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Boeing: “Our respective successes are based on our strong partnership”

Business

Rob Thayer, Propulsion Systems Director of Manufacturing and Quality at Boeing, and Rich Dickson, Quality Assurance Manager at Boeing, visited our Villaroche, Gennevilliers and Evry-Corbeil plants in May. These two managers were pleased with the excellent partnership between CFM* and Boeing, noting in particular the “total engagement and enthusiasm” of the people they met.

 

What most struck you during your visit to our production facilities? 

Rob Thayer
: We noted the total engagement and enthusiasm of everybody we met, as well as the excellent collaboration at all levels, from operators to managers to production line workers to support functions. This type of collaboration, due to better communications within departments and standardized procedures, also fosters a real improvement in production processes. And that in turn gives us the quality we need for our products. By resolving quality issues today, we avoid them tomorrow!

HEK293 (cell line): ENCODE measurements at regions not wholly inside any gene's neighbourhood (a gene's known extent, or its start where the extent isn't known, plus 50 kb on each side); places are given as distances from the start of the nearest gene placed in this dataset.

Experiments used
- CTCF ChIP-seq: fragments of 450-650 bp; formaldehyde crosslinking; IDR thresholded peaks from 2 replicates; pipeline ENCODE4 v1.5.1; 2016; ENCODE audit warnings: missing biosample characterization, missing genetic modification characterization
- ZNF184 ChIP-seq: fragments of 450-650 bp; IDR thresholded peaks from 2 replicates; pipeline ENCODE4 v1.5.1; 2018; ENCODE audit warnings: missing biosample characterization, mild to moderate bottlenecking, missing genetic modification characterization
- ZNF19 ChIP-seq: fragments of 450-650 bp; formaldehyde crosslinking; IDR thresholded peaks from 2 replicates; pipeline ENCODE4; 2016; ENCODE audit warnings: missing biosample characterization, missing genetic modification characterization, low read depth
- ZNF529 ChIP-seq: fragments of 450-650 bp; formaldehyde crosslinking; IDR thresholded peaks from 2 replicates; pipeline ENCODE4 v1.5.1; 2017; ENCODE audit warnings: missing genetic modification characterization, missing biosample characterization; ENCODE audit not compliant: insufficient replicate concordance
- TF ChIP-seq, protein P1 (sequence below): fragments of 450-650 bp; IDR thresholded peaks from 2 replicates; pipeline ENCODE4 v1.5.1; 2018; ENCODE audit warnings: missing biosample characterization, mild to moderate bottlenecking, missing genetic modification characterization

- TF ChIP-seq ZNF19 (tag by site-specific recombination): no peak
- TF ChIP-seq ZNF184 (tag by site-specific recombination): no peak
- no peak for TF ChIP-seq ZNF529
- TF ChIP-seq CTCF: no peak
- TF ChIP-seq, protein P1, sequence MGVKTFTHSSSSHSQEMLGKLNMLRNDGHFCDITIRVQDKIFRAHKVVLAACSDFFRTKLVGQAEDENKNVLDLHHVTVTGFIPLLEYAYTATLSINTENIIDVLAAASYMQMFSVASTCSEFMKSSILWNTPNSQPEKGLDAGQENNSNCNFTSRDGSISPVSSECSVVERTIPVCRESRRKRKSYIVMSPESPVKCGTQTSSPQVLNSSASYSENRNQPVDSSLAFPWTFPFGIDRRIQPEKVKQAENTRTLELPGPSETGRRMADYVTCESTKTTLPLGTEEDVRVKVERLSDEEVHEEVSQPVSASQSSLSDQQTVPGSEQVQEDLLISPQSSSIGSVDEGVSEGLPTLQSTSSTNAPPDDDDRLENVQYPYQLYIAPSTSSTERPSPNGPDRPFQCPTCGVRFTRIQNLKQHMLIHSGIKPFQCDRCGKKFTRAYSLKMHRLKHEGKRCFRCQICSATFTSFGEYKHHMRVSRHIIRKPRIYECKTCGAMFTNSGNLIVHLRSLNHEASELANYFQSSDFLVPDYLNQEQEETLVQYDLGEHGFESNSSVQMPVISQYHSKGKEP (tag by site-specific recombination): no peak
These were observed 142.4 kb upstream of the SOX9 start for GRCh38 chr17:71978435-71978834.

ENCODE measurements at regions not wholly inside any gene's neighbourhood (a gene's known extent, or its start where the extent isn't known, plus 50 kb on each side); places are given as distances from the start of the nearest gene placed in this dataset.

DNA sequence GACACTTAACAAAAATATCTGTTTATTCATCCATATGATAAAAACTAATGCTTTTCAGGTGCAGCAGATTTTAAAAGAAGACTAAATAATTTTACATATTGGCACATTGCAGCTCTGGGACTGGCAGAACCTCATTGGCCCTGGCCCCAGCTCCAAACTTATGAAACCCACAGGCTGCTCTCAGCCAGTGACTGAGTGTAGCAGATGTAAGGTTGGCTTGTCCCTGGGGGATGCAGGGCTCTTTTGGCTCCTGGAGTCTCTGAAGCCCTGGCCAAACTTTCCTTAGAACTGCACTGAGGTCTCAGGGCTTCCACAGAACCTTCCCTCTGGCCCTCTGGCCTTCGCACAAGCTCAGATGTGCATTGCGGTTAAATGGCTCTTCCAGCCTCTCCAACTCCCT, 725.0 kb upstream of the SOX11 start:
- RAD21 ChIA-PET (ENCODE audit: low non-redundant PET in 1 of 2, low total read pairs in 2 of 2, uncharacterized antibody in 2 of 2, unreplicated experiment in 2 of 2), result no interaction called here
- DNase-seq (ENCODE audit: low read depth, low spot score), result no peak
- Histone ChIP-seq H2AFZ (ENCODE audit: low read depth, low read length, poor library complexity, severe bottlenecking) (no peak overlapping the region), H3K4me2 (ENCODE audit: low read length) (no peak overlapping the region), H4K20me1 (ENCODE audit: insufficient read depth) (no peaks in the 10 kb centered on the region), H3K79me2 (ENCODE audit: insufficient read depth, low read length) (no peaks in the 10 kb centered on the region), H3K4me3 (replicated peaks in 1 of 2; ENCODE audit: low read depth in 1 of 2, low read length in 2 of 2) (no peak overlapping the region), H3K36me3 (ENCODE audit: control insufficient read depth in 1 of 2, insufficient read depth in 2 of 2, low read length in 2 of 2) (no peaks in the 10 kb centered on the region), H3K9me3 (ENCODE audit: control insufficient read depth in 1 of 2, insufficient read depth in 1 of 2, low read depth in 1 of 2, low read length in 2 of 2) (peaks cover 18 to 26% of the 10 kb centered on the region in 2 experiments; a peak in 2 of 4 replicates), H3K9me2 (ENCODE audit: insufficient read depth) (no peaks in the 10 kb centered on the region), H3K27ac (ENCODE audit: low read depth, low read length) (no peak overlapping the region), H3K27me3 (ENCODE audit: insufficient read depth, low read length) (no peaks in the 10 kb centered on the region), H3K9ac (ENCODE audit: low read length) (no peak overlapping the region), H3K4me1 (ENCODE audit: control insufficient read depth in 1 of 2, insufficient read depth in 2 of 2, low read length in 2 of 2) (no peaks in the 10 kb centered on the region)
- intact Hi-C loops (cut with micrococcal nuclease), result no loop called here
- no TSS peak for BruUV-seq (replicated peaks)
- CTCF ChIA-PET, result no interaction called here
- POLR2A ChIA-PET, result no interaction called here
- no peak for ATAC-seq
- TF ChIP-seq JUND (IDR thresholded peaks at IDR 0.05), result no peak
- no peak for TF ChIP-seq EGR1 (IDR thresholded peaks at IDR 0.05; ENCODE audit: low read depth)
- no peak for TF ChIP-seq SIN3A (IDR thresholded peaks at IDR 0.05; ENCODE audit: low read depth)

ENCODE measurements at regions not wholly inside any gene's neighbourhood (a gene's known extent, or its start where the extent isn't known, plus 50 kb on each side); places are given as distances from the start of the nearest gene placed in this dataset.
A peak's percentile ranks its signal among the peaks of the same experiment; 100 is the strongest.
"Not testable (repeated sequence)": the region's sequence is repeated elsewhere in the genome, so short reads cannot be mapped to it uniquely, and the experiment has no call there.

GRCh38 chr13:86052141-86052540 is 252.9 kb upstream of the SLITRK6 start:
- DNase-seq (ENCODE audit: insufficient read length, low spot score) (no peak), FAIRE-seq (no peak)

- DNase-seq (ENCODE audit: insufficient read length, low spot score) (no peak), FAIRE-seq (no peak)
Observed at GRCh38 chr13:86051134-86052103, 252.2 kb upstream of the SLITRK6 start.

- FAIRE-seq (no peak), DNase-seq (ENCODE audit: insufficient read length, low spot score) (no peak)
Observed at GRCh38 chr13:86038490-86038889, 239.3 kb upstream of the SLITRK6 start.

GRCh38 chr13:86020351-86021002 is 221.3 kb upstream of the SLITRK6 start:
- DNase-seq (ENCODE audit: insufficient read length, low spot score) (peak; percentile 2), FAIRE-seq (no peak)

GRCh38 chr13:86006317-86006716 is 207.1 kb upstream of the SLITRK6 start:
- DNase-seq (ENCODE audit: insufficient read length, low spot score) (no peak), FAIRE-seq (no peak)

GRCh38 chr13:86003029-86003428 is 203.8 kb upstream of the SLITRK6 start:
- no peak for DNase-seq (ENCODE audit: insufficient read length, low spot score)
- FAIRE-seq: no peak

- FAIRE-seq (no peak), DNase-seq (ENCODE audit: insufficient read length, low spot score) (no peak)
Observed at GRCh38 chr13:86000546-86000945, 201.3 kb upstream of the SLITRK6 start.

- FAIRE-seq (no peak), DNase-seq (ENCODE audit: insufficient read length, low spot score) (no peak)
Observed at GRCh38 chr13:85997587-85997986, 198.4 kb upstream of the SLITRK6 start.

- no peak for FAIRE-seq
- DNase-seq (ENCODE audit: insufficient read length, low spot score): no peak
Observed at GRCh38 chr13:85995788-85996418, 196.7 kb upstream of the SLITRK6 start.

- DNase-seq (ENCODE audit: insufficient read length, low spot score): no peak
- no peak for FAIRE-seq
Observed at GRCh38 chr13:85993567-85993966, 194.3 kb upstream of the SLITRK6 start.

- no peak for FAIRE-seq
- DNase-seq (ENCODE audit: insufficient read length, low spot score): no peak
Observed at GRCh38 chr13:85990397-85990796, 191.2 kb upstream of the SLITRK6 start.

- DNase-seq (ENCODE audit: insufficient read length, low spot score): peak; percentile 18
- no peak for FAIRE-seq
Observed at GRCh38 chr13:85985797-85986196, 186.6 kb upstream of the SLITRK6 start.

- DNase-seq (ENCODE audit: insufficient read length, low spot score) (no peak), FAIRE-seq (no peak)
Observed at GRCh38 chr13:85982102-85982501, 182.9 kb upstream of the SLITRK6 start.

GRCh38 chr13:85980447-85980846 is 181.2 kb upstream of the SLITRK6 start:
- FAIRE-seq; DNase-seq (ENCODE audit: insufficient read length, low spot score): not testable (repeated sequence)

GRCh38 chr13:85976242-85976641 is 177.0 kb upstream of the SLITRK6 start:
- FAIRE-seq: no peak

How do you see the transition between the CFM56 and LEAP engines?  

Rich Dickson
: We still need the CFM56 for many years to come, while the LEAP represents the future. We’re very interested in both these engines. The current period harbors a number of challenges: it’s a bit like living in a house being totally renovated! Under these circumstances, it’s essential to note that improvement plans are bearing fruit, and that we’re all totally committed to excellence. This constant focus on excellence also gives us confidence that CFM can handle the ramp-up in LEAP production to meet our needs.

 

How do you see the relationship between Boeing and CFM within the context of the ramp-up?

We have a great partnership with CFM and we do everything in our power to keep it that way. During the ramp-up we’re going to have to count on each other more than ever. Our respective successes are based on this strong partnership. If one of the partners slips or falls, everybody falls, and by everybody I mean not just Boeing and Safran, but also the airlines who are our customers!

 

What are the main challenges facing Boeing from now to the service entry of the 737 MAX?

RT: In the medium term, the biggest challenge is of course the production ramp-up. Rates will increase twice as fast as for any previous Boeing program. In fact, it’s all your “fault”. You designed an outstanding engine and we’re counting on it. Your product is “right at the first flight”!  Your performance has helped fuel our success. The time we save in our shops and on our assembly lines is one factor that enables us to offer our products at market prices. 

*CFM is a 50/50 joint company between GE and Safran Aircraft Engines

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